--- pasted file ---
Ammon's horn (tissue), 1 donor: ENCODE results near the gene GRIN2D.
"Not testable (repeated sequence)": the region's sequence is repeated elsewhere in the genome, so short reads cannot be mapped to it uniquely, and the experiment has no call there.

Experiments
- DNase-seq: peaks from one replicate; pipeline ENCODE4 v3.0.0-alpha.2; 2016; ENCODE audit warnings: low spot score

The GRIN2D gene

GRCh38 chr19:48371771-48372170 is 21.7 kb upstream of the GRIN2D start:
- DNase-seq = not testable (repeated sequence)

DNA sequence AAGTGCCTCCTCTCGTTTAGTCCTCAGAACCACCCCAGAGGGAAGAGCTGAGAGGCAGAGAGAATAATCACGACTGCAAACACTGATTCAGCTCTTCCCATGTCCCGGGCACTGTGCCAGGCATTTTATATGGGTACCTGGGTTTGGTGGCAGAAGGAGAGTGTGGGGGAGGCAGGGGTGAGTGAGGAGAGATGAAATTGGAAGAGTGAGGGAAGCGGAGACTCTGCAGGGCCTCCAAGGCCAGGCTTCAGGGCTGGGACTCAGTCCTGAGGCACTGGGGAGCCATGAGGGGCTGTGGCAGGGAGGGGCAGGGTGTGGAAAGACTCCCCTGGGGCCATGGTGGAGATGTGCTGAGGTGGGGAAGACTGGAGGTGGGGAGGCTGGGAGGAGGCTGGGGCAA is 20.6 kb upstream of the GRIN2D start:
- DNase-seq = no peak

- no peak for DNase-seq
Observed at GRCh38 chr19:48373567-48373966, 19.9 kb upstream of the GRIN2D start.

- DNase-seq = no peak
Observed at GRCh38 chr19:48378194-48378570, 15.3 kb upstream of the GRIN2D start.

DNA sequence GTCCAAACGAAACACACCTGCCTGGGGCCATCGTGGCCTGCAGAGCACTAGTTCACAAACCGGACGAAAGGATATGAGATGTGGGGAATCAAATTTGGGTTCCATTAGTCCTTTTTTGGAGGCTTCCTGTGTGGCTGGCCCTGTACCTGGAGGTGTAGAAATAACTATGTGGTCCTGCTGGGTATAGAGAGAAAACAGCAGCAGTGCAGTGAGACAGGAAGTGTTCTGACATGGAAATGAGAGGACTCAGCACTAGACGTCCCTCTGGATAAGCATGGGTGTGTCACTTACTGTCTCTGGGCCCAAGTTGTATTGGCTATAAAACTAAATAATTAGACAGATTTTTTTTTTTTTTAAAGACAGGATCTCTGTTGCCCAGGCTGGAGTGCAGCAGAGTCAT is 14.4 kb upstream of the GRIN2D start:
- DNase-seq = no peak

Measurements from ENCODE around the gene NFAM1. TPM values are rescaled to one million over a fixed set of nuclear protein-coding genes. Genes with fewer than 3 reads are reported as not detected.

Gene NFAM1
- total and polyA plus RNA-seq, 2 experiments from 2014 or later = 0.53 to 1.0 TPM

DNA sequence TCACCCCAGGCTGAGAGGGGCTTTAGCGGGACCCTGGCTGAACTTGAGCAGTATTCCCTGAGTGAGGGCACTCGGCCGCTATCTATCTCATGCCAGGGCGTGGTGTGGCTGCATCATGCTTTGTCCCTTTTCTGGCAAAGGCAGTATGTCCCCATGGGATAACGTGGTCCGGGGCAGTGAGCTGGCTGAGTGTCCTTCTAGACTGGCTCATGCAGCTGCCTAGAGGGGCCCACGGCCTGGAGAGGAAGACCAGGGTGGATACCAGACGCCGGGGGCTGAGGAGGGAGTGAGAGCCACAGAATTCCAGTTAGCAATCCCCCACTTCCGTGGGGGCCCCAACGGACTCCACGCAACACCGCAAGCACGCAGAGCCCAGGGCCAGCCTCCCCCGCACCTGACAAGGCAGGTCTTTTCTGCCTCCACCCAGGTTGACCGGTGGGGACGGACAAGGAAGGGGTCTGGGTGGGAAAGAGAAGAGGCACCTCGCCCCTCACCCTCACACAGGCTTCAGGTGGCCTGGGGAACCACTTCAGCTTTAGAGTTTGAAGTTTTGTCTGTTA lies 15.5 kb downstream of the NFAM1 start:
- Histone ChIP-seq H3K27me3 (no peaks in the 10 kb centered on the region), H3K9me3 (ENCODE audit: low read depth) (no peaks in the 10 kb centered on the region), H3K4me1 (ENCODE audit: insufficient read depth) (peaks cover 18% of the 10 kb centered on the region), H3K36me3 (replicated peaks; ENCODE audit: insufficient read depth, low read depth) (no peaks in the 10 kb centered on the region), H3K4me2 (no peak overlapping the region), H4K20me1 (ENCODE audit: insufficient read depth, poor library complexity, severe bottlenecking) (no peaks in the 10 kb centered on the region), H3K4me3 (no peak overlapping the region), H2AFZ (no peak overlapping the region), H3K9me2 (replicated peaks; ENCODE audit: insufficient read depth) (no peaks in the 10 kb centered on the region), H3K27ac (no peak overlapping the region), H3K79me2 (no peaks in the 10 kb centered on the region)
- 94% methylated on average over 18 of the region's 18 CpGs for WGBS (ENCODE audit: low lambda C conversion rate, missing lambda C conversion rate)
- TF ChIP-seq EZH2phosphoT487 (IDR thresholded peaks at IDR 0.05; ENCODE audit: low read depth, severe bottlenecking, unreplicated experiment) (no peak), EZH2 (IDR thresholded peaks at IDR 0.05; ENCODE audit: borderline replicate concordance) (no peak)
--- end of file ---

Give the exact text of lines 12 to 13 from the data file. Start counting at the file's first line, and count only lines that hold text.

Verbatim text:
- DNase-seq = no peak
Observed at GRCh38 chr19:48378194-48378570, 15.3 kb upstream of the GRIN2D start.